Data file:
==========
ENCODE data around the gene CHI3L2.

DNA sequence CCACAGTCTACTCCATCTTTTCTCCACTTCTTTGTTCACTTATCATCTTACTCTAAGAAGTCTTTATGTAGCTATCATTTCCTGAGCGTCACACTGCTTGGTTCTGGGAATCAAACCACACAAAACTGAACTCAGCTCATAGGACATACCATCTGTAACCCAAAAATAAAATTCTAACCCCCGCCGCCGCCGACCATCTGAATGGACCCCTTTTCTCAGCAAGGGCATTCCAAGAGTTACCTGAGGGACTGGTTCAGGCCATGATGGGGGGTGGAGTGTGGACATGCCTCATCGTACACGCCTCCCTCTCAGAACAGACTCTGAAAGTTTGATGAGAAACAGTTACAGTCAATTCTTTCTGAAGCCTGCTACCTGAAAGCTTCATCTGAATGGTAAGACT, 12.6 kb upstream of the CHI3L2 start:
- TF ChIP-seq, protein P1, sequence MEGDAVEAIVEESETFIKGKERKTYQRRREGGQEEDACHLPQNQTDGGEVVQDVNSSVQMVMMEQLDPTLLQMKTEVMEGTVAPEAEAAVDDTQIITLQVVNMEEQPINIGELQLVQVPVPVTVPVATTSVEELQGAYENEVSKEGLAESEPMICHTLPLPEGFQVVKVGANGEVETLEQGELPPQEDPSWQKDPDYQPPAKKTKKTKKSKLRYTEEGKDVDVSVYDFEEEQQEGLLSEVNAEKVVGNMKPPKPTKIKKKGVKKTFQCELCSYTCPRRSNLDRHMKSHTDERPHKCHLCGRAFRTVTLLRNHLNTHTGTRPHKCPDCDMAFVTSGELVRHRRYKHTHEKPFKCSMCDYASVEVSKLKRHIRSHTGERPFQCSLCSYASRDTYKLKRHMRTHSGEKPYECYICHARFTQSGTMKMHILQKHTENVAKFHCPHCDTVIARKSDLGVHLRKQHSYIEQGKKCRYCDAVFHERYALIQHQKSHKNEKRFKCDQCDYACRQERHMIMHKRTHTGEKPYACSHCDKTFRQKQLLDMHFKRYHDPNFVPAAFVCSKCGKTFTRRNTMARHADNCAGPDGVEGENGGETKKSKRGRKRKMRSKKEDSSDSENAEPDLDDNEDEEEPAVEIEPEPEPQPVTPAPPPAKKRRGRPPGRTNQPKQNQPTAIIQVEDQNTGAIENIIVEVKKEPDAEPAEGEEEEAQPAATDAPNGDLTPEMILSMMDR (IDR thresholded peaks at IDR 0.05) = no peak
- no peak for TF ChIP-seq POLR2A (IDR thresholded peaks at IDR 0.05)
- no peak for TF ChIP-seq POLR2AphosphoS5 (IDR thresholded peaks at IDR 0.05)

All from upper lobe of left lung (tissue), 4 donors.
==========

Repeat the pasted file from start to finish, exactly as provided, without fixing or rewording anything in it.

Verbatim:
ENCODE data around the gene CHI3L2.

DNA sequence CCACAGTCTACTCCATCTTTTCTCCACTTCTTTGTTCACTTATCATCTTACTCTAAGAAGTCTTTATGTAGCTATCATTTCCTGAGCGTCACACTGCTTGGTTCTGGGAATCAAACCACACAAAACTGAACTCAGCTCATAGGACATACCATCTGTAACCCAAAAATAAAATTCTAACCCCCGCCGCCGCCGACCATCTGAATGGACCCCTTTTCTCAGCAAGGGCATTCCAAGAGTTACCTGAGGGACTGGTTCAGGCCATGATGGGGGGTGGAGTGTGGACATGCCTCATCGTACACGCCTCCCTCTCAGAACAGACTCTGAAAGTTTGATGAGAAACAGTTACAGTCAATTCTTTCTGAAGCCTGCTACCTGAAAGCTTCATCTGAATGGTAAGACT, 12.6 kb upstream of the CHI3L2 start:
- TF ChIP-seq, protein P1, sequence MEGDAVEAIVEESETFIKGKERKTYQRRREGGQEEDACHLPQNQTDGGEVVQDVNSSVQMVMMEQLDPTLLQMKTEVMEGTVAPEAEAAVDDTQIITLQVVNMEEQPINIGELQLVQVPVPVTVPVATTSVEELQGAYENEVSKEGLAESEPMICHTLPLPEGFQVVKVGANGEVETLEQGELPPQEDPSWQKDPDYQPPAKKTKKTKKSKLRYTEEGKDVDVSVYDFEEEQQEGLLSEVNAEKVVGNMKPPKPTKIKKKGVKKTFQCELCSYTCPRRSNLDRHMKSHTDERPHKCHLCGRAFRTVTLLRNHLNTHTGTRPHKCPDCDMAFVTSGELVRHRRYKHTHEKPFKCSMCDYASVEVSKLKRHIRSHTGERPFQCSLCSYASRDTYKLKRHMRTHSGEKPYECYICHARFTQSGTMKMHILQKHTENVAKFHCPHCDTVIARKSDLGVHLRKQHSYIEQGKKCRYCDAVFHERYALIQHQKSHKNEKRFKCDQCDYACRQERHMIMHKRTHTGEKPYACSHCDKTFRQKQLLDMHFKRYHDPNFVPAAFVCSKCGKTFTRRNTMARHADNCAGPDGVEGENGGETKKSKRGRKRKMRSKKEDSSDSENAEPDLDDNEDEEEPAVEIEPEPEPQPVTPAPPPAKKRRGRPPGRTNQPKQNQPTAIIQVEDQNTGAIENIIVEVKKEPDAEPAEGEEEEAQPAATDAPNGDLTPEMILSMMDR (IDR thresholded peaks at IDR 0.05) = no peak
- no peak for TF ChIP-seq POLR2A (IDR thresholded peaks at IDR 0.05)
- no peak for TF ChIP-seq POLR2AphosphoS5 (IDR thresholded peaks at IDR 0.05)

All from upper lobe of left lung (tissue), 4 donors.